By John Grossman, D17 President
70, 71, 72 ¼ Why doesn’t someone do something about the advancing age of ACBL members?
In my second column as D17 President, I want to talk about a couple of innovative programs to attract new players, my recent Easybridge! experience, and the role the district might play in membership building.
El Paso Bridge Education and Membership Building
For the last three years, El Paso has run a multi-tier program to teach bridge basics and encourage players to play in sanctioned duplicate games. Two accredited teachers, Rex Glimp and Jay Woods, have developed four modules, and the unit registers 9-12 players for each ten week course There is a waiting list! The “freshman class” learns about point count and opening bids. Sophomores get exposed to bridge conventions. Juniors and Seniors delve into declarer and defender play.
New players have a special game every Sunday and are encouraged to play in the Monday evening game, which allows new players look at their convention card. Unit 159 seeks to match beginners with mentors to smooth the transition to club games. When players earn their first masterpoint the Unit has a big celebration and rewards the player by paying for their first year membership in ACBL! El Paso has used a District 17 grant to support part of this program.
Effective? Ask the 45 new members of ACBL who have participated in this program. El Paso has found the right combination of confidence building, bridge education, and upper level player support.
First Saturday in Colorado Springs
First Saturday is a once a month free game designed to mimic neighborhood social duplicate games. The night starts with a pot luck dinner or sometimes a grill cookout. Partners are guaranteed for everyone in the open game that follows.
First Saturday was originally created so that players could introduce a neighbor to club bridge, or play with a less active spouse. It was thought that a relaxed, friendly game could attract social bridge players. John Dukellis volunteers his time, acting more as a host than as a game director.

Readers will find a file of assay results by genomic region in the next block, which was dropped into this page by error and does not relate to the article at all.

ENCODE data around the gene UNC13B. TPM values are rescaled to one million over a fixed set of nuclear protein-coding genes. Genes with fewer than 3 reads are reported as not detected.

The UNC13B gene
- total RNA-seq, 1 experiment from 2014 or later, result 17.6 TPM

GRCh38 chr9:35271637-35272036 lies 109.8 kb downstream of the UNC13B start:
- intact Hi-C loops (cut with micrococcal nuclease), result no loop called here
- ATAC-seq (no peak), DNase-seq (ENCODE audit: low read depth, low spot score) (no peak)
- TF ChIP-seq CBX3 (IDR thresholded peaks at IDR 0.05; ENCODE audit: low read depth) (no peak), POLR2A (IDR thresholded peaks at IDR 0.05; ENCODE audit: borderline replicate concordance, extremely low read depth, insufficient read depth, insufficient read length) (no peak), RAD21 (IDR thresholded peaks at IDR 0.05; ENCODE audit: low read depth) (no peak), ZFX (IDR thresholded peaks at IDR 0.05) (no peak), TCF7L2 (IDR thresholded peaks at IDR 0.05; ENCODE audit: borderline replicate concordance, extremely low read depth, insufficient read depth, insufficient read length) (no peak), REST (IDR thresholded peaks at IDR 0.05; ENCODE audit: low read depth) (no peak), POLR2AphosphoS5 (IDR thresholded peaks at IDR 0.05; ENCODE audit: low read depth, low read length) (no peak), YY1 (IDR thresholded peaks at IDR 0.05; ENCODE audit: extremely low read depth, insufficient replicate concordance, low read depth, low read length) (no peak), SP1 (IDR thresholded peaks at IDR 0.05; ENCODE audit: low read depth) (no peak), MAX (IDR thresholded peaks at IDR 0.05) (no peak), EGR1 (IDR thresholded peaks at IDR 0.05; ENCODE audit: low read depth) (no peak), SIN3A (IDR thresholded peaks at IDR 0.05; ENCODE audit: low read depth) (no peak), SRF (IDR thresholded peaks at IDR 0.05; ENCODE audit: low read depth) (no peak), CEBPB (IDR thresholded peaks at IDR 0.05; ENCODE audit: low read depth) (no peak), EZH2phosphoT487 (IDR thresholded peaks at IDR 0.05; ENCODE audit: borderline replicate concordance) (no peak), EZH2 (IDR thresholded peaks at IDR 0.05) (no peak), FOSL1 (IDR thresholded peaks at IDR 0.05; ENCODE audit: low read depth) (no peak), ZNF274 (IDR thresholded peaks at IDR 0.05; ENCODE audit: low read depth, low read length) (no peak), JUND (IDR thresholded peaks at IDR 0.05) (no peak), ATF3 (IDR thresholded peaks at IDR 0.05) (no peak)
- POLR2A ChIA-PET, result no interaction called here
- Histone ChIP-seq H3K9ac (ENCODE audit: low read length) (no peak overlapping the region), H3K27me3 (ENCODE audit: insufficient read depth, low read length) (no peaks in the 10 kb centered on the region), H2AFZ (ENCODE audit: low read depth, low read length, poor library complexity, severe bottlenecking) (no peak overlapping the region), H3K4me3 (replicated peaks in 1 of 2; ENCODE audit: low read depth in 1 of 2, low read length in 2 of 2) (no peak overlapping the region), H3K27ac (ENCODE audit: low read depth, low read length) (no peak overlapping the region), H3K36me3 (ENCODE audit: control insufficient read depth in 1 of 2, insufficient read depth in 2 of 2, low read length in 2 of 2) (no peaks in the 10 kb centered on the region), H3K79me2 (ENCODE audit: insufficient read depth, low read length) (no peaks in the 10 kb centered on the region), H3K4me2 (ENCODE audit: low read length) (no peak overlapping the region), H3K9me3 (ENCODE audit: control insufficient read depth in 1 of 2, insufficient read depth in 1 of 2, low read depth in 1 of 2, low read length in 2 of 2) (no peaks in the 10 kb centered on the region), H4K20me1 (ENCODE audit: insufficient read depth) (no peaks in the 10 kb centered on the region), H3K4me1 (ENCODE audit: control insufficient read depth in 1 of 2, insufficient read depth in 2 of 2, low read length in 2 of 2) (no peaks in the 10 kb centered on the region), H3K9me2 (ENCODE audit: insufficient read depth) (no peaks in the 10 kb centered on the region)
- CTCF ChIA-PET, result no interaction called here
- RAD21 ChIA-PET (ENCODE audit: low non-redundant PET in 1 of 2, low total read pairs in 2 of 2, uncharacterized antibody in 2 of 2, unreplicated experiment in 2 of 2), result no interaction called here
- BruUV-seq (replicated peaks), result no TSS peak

One of the interesting and unexpected benefits of First Saturday is that the event has become a social mixer for non life masters. Players from 49er, 99er, and 299er games mix with others in a fun night of bridge. It has become an incubator for new partnerships.
On a recent July 4th weekend, 100 players did their patriotic duty and ate tons of chicken, brats, shrimp, and lobster tails! The 25 table session which followed was the biggest game for Unit 360 that year.
Easybridge! in Greeley, Colorado
Last fall, I was asked to be temporary director of two games in my home town of Greeley, a city of about 100,000 that has only 27 ACBL members. The Wednesday and Saturday games had stumbled to 2½-4 tables. I announced that out of town players could play for free during the first four months. I worked to make the game more friendly and inviting to beginning players. We upgraded the hospitality, bought new cards, cleaned bid boxes, posted monthly info on new bulletin boards, and gave free mini-lessons. All nice, but the fundamental problem remains that only 27 Greeley residents are ACBL members, and everyone is getting older.
In February, I started a series of free Easybridge! classes, held twice a week. Although this program was cobbled together with near zero budget on short notice (due to schedule conflicts and limited venue options), attendance has ranged between 12-17 players. Folks learned the mechanics of bridge and basic bidding. Easybridge! reflects an experiential model of learning. It’s less about hundreds of rules and more about player experimentation. I wasn’t a teacher, I was a facilitator.
Results? Frankly, the jury is still out on this effort. I was pleased with players who taught themselves the potential of a Rule of 20 opening hand. All of my players were engaged in the postmortems: What was the best contract? How could I win more tricks? The players want me to run Easybridge! 2 classes.
I think duplicate bridge is at an inflection point. As we get older, the pool of people willing to run membership building and bridge education events is shrinking. A good role for District 17 is to document successful programs such as those in El Paso and Colorado Springs. The District also has a modest grant program. “CAP” funds from ACBL can provide additional financing, offsetting 75% (max $750) of the cost of date-specific ad campaigns for beginner lessons and membership recruiting.
Let’s talk more about our successes. Outreach and player development is hard work. Encourage folks who take on these tasks . . . . Better yet, volunteer to help out.
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